Today, there’s competition from other Catholic schools, along with charter schools. Farrell wants to encourage girls from local public elementary and middle schools to consider St. Hubert.
Of course, it will probably take some scholarship money to persuade a parent to choose St. Hubert — where tuition is $5,850 — over a free charter or public school.
In an e-mail to principals, presidents and other archdiocese officials, McCarron said Farrell is strong in the area of strategic planning and is aware of the challenges of enrollment management and growth.
The Friends of St. Hubert will manage the money raised last winter and continue to raise funds, but Farrell understands he will have to pound the pavement to bring in more supporters.
“I’ll be there to represent St. Hubert beyond these walls,” he said, adding that the staff will make it easier for him by offering a quality education.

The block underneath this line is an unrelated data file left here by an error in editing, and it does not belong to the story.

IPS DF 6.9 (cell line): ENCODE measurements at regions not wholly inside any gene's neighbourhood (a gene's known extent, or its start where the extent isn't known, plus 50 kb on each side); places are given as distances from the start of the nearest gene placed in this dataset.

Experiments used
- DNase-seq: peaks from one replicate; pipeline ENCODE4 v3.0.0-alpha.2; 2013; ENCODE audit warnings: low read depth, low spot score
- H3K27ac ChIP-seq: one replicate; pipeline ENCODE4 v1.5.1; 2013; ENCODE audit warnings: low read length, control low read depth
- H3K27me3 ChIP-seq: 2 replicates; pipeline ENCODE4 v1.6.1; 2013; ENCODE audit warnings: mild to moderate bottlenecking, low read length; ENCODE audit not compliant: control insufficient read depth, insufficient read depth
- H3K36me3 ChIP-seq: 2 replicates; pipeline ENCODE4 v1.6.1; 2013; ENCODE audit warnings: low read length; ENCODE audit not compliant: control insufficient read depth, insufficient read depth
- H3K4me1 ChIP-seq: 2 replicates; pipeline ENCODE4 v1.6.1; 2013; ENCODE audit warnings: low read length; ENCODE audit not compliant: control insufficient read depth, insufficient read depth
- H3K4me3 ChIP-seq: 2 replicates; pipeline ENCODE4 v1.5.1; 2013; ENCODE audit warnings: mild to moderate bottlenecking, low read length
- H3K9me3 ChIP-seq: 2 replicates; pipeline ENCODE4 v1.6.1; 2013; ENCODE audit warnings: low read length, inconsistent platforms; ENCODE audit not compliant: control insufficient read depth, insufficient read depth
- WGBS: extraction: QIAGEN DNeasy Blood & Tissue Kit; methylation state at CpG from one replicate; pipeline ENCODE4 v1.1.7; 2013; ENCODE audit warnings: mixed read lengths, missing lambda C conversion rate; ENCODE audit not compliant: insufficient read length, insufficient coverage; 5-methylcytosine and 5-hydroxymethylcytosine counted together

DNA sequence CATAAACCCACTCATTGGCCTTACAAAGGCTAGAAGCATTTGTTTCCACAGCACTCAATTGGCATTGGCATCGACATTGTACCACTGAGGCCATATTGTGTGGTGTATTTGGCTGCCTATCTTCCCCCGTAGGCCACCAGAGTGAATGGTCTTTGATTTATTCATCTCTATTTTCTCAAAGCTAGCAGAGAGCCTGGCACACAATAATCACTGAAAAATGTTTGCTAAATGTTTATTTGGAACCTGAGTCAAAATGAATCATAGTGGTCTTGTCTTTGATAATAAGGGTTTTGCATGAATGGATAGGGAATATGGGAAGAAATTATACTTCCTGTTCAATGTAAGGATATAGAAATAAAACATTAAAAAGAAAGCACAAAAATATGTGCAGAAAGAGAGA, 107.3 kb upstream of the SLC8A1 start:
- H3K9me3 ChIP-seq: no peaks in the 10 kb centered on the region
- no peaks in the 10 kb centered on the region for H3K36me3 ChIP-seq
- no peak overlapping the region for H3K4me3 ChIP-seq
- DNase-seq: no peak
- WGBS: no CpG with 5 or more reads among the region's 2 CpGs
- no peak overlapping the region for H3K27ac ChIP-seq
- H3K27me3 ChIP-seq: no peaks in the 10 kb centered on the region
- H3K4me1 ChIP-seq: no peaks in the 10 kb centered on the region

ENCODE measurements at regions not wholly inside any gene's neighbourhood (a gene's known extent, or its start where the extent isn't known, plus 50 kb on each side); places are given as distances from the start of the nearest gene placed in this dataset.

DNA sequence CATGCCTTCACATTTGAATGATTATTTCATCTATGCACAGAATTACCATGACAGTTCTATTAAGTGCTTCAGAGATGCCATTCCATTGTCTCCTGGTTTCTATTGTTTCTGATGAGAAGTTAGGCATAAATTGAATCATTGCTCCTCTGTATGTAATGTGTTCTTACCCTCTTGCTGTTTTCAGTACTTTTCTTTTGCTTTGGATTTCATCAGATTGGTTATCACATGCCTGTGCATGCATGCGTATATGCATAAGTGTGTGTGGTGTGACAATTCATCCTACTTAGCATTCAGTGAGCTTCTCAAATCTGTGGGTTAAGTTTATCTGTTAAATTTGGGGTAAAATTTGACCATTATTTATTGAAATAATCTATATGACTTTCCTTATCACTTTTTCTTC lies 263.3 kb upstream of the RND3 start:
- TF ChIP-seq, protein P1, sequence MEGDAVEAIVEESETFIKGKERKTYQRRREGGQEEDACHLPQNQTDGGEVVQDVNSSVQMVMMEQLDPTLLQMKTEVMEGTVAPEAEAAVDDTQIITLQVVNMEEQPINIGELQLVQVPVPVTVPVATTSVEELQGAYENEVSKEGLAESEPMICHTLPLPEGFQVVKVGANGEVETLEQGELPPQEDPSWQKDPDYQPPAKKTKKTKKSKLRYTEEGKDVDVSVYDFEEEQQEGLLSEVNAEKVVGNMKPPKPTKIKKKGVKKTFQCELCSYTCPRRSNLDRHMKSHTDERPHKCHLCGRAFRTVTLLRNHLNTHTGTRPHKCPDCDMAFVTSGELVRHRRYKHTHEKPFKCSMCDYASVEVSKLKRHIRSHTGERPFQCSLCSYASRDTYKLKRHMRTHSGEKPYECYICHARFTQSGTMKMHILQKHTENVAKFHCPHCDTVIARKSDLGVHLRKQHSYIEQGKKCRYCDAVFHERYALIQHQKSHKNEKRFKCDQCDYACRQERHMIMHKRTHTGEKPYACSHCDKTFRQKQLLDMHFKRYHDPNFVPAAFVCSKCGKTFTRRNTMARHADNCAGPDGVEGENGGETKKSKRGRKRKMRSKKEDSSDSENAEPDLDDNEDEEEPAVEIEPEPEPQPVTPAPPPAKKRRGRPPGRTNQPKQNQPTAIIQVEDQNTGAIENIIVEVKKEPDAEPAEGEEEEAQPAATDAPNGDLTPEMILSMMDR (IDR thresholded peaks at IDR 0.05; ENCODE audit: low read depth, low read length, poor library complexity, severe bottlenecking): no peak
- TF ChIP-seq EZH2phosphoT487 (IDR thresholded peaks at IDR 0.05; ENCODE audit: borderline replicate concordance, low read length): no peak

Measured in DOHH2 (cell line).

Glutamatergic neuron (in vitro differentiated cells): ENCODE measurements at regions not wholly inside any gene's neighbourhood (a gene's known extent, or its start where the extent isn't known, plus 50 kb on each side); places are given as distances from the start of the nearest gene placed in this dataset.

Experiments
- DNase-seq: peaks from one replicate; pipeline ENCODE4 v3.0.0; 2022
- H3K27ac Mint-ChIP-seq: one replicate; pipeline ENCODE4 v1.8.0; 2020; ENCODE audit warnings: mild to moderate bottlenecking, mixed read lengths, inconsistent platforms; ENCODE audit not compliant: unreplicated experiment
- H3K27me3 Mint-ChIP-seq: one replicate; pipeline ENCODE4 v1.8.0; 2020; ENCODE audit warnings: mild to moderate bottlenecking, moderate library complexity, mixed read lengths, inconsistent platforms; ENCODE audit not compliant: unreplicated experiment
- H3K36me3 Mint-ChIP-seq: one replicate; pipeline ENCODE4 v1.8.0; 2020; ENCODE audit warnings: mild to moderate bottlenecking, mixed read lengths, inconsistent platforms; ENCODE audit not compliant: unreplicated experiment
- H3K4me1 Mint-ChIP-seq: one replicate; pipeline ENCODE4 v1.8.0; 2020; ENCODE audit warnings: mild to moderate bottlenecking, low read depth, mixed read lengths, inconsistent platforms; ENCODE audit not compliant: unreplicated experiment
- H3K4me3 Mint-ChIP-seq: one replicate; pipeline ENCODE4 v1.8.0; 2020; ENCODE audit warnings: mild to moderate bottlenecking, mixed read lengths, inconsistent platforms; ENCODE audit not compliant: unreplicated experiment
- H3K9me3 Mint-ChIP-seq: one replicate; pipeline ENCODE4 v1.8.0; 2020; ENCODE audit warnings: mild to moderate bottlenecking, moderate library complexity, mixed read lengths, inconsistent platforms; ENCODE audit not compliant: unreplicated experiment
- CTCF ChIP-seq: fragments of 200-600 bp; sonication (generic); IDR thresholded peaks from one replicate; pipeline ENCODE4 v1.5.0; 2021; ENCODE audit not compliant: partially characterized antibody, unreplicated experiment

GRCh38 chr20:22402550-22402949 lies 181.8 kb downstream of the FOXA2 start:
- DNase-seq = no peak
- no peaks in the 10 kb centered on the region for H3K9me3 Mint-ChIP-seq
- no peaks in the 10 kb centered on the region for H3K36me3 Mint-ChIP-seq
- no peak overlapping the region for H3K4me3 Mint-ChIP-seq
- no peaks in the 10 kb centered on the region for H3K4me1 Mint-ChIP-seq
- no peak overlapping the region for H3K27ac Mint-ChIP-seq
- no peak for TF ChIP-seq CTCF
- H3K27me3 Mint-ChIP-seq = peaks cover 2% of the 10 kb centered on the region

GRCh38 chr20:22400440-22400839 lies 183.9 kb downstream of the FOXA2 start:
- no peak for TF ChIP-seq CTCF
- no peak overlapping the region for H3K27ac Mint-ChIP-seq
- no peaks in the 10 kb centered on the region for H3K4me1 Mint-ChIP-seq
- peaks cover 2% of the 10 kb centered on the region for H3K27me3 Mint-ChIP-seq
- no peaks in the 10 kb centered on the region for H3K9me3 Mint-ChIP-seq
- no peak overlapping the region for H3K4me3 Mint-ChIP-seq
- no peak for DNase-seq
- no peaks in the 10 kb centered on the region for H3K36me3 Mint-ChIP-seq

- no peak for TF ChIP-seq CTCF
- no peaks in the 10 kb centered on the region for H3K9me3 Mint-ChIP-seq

Farrell is excited to be taking over at an all-girls school that is an anchor of the neighborhood.
“I’m a firm believer in single-sex education. That’s a distinctive part we as a church can offer,” he said.
In the last few years, St. Hubert sent more students to Manor than any other high school.
“I’ve always known the quality of the St. Hubert student,” Farrell said.
Farrell said he knows of St. Hubert’s strong reputation for academics and athletics. The girls win plenty of scholarship money, and he wants to help them find the right college.
The incoming president plans to “hit the ground running” on Monday. He’ll get to meet athletes and coaches once practice starts for soccer, field hockey, cross country, volleyball, tennis and golf.
Teachers report on Sept. 4, followed by freshmen the next day. Upperclassmen come in on Sept. 6, and everybody will be together for the first time on Sept. 7.
“Finally, when I see seven-hundred girls, the faculty and the administration, it will be absolutely joyful and humbling,” Farrell predicted. ••EndFragment